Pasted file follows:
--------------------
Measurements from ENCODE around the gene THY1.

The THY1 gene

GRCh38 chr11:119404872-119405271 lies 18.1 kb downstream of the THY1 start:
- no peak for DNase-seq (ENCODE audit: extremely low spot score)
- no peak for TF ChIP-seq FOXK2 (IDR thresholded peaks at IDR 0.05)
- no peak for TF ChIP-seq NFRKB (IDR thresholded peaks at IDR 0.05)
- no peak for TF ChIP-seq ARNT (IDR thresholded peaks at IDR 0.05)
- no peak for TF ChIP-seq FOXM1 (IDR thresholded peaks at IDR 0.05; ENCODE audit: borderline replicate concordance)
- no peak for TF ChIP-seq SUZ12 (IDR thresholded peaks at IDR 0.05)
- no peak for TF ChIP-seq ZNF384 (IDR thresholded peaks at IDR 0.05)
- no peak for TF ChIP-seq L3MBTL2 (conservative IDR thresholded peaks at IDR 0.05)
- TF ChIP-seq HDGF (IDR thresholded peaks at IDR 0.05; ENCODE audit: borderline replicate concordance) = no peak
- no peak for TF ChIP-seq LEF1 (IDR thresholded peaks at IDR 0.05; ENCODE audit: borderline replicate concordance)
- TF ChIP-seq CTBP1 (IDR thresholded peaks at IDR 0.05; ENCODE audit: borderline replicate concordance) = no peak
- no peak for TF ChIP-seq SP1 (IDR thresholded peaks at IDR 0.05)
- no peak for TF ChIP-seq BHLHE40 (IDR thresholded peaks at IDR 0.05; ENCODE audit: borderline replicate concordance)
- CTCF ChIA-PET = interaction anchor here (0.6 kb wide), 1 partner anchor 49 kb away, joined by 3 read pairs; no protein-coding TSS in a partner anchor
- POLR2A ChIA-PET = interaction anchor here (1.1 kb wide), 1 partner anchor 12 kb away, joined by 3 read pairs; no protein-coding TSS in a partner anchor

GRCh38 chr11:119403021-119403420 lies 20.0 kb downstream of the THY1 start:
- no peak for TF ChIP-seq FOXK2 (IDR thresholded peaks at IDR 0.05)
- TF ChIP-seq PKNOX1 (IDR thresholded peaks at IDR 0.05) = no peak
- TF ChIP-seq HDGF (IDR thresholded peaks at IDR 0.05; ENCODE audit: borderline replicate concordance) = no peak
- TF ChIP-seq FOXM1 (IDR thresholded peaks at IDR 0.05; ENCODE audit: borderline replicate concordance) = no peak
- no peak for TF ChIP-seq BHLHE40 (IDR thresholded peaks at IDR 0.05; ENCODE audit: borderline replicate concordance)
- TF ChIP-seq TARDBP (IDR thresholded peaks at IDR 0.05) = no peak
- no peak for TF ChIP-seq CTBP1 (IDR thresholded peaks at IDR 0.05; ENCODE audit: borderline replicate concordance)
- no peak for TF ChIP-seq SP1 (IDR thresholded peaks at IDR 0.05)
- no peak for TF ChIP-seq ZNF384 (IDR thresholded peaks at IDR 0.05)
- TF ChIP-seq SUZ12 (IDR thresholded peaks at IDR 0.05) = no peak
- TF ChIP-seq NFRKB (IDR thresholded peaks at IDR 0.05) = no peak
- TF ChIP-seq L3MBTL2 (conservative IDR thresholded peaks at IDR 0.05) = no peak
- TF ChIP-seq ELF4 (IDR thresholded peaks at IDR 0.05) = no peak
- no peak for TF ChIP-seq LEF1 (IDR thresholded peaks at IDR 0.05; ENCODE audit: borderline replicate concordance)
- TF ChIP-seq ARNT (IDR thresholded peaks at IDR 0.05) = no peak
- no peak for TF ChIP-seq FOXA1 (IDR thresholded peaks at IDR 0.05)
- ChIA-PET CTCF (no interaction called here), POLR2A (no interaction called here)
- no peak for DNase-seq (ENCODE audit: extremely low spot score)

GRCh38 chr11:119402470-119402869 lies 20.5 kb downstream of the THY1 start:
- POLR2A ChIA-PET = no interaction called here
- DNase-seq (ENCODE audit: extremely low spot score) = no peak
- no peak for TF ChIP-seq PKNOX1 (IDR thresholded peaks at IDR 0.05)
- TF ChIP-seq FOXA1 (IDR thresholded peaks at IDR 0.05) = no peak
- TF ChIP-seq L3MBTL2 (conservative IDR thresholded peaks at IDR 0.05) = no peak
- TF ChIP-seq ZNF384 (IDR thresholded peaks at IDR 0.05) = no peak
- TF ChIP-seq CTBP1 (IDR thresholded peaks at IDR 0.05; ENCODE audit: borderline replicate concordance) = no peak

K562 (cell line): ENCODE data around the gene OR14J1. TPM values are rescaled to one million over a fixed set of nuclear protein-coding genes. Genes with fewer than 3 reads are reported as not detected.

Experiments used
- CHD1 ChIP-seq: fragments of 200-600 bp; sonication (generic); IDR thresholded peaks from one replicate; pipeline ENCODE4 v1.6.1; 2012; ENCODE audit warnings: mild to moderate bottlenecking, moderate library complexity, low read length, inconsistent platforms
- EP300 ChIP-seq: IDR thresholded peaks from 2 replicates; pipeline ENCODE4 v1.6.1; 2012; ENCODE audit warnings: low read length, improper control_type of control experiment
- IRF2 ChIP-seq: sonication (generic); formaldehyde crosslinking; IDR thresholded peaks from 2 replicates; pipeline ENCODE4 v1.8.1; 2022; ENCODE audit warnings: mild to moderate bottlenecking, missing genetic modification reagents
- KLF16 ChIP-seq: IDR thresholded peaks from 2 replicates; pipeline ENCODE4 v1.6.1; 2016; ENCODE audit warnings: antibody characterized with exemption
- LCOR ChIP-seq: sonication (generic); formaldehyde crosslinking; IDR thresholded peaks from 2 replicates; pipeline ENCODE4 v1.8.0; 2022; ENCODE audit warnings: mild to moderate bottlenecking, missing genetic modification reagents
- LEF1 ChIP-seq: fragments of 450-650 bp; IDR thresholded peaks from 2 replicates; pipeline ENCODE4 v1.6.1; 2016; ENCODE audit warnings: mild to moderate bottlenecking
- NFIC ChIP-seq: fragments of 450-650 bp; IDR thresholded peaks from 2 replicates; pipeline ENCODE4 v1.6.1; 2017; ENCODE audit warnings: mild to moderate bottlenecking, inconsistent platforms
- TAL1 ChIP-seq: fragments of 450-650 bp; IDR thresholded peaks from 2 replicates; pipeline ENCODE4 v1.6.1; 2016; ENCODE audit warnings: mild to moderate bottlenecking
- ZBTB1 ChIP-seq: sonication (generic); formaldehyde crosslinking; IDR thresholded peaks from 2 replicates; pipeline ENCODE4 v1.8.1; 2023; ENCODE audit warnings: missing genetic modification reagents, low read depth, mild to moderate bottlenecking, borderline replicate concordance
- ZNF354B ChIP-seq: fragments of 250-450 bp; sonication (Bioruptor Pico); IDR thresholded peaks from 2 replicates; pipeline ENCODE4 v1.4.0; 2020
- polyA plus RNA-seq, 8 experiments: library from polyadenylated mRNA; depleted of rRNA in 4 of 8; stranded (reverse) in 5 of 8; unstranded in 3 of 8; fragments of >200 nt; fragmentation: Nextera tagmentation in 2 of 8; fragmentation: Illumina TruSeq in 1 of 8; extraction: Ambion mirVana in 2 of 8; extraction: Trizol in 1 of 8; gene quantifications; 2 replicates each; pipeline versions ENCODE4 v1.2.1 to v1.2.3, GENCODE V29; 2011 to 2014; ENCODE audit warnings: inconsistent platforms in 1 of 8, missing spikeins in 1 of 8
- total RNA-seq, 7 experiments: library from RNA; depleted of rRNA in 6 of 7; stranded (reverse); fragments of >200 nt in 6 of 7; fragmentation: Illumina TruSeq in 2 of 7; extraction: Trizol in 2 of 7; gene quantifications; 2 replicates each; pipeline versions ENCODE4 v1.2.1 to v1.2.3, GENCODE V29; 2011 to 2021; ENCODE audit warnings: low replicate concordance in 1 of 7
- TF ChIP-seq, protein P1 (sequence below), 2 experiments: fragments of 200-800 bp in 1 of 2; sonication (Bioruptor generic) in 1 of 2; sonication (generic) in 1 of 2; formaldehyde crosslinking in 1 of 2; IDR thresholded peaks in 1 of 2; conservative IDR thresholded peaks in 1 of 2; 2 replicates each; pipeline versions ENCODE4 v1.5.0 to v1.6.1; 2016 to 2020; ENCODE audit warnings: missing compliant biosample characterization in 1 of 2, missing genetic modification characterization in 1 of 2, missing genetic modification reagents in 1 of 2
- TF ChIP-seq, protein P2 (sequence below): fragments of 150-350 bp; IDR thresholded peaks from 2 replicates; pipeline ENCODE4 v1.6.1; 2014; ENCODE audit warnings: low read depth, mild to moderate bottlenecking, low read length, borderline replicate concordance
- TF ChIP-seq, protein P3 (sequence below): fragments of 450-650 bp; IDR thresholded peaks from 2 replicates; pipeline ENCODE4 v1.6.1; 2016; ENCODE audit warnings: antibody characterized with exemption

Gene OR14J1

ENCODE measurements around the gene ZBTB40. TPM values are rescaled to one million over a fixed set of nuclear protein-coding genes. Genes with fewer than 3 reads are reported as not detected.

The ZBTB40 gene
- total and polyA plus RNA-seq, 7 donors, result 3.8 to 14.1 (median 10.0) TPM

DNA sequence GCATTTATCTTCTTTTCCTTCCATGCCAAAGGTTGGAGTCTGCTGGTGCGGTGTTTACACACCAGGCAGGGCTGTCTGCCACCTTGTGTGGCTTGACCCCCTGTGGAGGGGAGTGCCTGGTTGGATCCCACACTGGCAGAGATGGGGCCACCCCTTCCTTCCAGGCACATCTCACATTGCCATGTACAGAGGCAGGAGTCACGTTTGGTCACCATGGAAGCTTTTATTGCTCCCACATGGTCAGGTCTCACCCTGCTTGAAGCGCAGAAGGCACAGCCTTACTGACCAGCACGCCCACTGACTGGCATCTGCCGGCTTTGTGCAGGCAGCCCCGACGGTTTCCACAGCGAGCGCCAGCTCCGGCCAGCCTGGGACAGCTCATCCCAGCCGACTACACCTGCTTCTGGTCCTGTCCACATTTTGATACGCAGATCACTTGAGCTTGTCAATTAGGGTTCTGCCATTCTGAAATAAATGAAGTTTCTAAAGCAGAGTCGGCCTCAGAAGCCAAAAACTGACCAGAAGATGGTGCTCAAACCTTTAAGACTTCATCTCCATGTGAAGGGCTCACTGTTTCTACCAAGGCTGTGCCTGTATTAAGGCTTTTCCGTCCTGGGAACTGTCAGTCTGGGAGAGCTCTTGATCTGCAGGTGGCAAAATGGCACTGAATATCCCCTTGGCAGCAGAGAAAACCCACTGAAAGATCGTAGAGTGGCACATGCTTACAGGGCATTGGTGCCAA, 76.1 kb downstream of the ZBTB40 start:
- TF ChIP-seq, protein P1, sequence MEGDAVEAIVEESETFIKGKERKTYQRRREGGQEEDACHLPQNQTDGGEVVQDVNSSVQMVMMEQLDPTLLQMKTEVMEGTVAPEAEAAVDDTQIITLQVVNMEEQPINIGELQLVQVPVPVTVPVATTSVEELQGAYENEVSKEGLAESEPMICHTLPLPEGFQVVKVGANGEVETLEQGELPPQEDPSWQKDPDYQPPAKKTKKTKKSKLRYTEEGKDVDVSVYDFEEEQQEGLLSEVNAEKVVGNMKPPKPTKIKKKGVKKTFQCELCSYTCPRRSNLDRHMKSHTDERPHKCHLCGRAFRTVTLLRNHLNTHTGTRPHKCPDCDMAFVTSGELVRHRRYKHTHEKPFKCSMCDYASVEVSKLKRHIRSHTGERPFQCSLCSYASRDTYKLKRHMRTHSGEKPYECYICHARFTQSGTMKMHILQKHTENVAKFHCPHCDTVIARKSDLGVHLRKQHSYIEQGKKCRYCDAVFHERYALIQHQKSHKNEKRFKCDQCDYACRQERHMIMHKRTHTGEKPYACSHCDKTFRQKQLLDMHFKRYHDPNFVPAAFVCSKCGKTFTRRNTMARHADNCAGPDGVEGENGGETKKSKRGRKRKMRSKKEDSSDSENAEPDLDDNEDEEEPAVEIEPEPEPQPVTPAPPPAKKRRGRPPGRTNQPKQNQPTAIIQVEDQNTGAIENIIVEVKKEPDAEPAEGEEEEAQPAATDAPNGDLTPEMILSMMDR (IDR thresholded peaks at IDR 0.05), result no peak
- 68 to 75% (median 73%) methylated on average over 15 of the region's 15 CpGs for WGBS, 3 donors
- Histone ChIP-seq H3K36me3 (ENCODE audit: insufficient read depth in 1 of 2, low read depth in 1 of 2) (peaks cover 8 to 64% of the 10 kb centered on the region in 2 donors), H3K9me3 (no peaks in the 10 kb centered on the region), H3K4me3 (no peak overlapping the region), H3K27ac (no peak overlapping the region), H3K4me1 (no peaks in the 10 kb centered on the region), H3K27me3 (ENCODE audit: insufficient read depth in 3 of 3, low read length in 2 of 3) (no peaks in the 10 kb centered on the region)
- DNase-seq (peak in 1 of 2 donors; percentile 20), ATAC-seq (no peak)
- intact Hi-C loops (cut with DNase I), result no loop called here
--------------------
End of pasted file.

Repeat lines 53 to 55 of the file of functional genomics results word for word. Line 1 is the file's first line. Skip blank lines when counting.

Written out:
- LEF1 ChIP-seq: fragments of 450-650 bp; IDR thresholded peaks from 2 replicates; pipeline ENCODE4 v1.6.1; 2016; ENCODE audit warnings: mild to moderate bottlenecking
- NFIC ChIP-seq: fragments of 450-650 bp; IDR thresholded peaks from 2 replicates; pipeline ENCODE4 v1.6.1; 2017; ENCODE audit warnings: mild to moderate bottlenecking, inconsistent platforms
- TAL1 ChIP-seq: fragments of 450-650 bp; IDR thresholded peaks from 2 replicates; pipeline ENCODE4 v1.6.1; 2016; ENCODE audit warnings: mild to moderate bottlenecking